We’ve accumulated millennia of philosophy and principles, of dogmas and history. We’ve seen science clash with religion and gained an enormous amount of self-reflection through sometimes painful confrontation. We’ve been given commandments, laws, rules, methodologies and all manner of tools for self-improvement. And yet sometimes all is needed for peace is just four words.
After years of philosophizing and ethical debates, the beautiful simplicity of these simple words hit me out of the blue one day. Hundreds of hours spent “debating life” crystalized into what I consider to be an easy to remember (and perhaps harder to follow) principle.
These four simple words represent the very essence of peace. When this tolerant and empathic principle is applied, the result is a reduction in negative feelings and a strong movement towards friendship and understanding. My life became more positive since I started repeating these words in my head before getting upset on somebody, or when I realize I harbor any negative feelings towards somebody.
Instinct and free will
There will always be friction in society. This is a healthy, constructive process. But friction can also lead to excessive heat. Would it not be wonderful if, before it hurts, we can call upon a peaceful mantra? We can relish in the understanding that nobody is perfect so… just be and let be. It is this behavior that I strive to offer to those around me, and it is the same that I wish to receive.
Does this mean that we should allow people who do not live by this mantra just step over us? Of course not, because that would not be something we’d do instinctually. The verb “be” is very much related to instinct. To be means exactly that. It goes beyond thought and down to the very core of our being. Life will defend itself if threatened. That is precisely why we are alive.
But does this mean that we should live according to instinct only? Assuming we actually have free will (that’s a debate for another time), its gift is a certain freedom from instinct. To “be and let be” is a way to guide this freedom towards a peaceful and harmonious life. Humanity has made it this far because sometimes people have put their self aside and acted for the greater good. And assuming we don’t have free will (just self-awareness that makes us think we do), then this mantra of peace is even more meaningful. If we’re just creatures of instinct, then it’s important to understand that others are too. This realization will lead to a calmer life, without having to sacrifice our own well-being.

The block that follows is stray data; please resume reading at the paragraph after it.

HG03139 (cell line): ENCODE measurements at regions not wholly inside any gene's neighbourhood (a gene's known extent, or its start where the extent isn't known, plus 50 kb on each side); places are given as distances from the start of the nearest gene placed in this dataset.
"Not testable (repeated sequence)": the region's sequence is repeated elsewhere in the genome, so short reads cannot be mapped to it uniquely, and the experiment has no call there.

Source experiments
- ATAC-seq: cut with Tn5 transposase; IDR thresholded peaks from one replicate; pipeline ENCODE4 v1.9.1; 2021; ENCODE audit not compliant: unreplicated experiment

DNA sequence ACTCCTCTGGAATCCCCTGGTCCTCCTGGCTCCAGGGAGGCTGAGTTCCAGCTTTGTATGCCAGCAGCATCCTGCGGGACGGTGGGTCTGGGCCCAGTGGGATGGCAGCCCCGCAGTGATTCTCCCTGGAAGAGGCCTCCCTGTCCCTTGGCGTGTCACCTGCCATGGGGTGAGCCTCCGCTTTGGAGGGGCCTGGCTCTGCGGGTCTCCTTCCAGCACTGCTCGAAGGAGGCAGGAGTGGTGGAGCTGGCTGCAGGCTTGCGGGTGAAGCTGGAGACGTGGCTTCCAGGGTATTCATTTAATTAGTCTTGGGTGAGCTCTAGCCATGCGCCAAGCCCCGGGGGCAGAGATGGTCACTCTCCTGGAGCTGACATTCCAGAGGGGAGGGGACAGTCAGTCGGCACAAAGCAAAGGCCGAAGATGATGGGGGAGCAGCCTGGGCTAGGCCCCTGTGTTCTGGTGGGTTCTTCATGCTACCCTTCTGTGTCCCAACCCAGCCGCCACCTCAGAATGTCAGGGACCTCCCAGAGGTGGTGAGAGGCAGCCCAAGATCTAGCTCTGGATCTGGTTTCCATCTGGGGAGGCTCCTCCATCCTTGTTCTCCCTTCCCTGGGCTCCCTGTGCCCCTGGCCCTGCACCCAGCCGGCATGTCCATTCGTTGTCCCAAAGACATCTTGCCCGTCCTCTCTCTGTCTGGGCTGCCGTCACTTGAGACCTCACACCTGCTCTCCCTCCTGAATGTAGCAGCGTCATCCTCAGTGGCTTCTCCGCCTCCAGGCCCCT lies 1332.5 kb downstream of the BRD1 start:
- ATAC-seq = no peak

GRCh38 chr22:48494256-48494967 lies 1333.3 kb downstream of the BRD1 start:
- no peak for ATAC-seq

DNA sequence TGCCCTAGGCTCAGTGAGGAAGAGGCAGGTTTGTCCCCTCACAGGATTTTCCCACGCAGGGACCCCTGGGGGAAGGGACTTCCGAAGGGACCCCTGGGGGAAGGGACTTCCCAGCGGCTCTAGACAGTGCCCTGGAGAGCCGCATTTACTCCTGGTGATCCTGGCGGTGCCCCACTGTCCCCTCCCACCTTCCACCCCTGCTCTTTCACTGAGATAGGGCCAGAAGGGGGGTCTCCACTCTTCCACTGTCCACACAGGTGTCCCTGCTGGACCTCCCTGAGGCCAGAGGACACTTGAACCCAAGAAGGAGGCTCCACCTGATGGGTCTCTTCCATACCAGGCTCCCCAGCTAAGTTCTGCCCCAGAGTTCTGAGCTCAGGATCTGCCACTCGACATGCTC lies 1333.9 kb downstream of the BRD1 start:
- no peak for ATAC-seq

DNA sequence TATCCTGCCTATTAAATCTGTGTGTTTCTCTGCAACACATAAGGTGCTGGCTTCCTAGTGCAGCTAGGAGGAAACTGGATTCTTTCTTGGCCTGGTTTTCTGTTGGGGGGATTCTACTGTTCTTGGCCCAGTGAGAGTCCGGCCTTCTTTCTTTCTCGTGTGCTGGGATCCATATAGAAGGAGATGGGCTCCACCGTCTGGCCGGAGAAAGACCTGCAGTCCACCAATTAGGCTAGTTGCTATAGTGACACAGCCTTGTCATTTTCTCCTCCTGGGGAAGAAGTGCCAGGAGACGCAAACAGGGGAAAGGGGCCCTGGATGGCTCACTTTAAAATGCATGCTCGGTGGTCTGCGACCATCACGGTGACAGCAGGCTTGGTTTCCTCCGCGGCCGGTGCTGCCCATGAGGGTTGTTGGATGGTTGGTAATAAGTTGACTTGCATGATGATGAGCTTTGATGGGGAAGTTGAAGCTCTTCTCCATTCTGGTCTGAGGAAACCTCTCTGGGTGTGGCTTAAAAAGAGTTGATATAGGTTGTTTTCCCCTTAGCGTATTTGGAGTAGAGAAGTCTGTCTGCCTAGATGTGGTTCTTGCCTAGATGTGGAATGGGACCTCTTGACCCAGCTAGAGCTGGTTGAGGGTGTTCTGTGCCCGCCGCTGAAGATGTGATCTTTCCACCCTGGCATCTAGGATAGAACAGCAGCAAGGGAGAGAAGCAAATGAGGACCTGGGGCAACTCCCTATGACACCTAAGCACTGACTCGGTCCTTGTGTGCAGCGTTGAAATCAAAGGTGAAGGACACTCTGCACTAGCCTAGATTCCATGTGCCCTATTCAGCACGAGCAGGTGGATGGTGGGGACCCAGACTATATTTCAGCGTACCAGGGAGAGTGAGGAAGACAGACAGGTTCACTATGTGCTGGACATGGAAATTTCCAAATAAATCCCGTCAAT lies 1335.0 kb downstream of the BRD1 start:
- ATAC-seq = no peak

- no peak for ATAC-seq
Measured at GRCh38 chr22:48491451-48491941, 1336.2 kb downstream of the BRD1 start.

Several schools of thought and traditions indicate that we all come from the same source. The current consensus in the science world is that this Universe has been born of a singularity of everything. Subsequently, the death of a star made our existence possible. Religions also speak of single sources of life and common destinations where life returns.
Given the repeated motif of common ancestry, it is easy to see ourselves as parts of the same whole. In other words: we are one. We may play our individual roles for now, but at a certain level, we are one. Let’s take another leap of faith: if we are all one, then you are me and I am you. And then, however I act towards you, I in fact act towards myself. If at one point, we will all be one again then I want to act towards you in a way that is respectful and loving. And so we should act towards ourselves, because love starts in our insides and because we need to always keep into consideration our needs as well.
The hall of mirrors
The paradox of existence lies in duality. Existence can be incredibly simple: just be. Yet, within life lies infinite complexity, forever unfolding for as long as we adventure inside the hall of mirrors. And that’s as it should be. Otherwise we’d be bored to death. But sometimes it’s good to go back to the core, to center ourselves and find peace.
Perhaps even the question of having free will is a paradox of duality. Is there any free will? Perhaps it’s a matter of our own free will to decide if we have free will or not. But maybe the discussion about free will should simply be left well enough alone. Just be and let be. Less philosophical struggle and more enjoying of what is.
Back to simplicity
“Be and just be” is a savior of time and energy. There are fewer rules required, there’s less thinking and less keeping track of personal score boards. It’s not surprising at all: being is simple. But it’s even simpler to let others be as well.
We are born with an endless supply of tolerance and love. What our society needs in order to progress to a whole new level is a style of education based on empathy and understanding. This should integrate and reinforce our natural-born constructive tendencies. The light-motif should be: try to see things from the other’s perspective and if things don’t make sense: dig deeper.
Especially in this fast-moving world where we scavenge every second and ounce of energy, being more efficient is a life savior. Help and ask for help, relish in the support society gives. Combine this with the ability to let negative feelings pass over and disappear back into nothingness. Even better, as we analyze negative feelings and the effect they had on us, we gain the ability to extract understanding from these feelings and turn this into a source of energy for progress.
I am grateful that you were here.
I love the minutes you’ve given me.
I will strive to be and let be.